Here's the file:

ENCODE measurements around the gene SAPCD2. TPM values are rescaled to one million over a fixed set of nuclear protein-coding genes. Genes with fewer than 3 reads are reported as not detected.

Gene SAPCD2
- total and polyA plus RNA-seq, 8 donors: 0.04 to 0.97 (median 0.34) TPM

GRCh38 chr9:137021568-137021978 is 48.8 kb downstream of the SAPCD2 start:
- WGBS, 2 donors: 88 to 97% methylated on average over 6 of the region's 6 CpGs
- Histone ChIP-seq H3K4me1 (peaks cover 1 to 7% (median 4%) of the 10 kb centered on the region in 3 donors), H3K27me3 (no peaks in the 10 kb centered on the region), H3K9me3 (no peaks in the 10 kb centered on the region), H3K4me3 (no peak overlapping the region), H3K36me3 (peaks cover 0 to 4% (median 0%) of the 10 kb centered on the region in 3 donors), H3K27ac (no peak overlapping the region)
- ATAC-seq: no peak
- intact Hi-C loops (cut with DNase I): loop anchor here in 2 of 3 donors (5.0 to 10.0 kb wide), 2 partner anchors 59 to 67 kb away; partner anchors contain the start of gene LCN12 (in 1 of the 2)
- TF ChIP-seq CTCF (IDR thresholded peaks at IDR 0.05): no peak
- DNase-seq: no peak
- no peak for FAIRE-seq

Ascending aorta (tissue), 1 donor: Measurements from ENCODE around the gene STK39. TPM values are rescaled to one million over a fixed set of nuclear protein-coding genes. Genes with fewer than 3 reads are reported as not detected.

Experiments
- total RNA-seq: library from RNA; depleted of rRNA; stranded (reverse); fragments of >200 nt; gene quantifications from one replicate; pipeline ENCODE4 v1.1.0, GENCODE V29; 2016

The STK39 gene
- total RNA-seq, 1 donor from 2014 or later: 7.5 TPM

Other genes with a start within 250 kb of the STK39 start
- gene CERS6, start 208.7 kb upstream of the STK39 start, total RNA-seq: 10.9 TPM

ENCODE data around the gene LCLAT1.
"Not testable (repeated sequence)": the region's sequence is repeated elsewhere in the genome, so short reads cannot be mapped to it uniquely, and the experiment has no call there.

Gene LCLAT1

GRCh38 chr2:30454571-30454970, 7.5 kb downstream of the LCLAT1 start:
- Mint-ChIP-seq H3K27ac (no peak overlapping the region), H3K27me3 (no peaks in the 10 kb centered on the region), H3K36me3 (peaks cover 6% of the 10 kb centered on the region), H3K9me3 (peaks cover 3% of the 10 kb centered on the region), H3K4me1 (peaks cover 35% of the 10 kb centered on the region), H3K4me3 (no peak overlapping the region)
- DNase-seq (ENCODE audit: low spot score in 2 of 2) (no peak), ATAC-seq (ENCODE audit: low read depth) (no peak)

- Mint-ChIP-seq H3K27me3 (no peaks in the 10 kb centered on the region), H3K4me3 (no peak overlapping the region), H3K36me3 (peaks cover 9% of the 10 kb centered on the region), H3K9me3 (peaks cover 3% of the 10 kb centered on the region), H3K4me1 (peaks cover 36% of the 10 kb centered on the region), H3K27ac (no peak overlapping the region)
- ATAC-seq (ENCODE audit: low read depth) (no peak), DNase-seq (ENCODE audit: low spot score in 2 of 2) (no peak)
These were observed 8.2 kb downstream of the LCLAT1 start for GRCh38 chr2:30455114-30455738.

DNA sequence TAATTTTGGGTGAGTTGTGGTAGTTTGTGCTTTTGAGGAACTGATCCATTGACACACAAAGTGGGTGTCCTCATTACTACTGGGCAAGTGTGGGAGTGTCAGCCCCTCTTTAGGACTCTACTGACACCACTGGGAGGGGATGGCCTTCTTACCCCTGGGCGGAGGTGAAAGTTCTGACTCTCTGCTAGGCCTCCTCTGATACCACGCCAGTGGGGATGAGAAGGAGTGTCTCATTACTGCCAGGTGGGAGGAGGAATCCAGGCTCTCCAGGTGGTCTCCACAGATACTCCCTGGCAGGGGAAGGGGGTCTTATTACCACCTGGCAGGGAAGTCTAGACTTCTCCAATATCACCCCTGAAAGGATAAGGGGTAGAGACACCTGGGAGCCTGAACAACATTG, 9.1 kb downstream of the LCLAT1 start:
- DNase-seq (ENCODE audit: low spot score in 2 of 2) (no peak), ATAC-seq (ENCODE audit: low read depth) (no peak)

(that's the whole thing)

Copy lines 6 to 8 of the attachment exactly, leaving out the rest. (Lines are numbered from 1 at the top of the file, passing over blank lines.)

- Histone ChIP-seq H3K4me1 (peaks cover 1 to 7% (median 4%) of the 10 kb centered on the region in 3 donors), H3K27me3 (no peaks in the 10 kb centered on the region), H3K9me3 (no peaks in the 10 kb centered on the region), H3K4me3 (no peak overlapping the region), H3K36me3 (peaks cover 0 to 4% (median 0%) of the 10 kb centered on the region in 3 donors), H3K27ac (no peak overlapping the region)
- ATAC-seq: no peak
- intact Hi-C loops (cut with DNase I): loop anchor here in 2 of 3 donors (5.0 to 10.0 kb wide), 2 partner anchors 59 to 67 kb away; partner anchors contain the start of gene LCN12 (in 1 of the 2)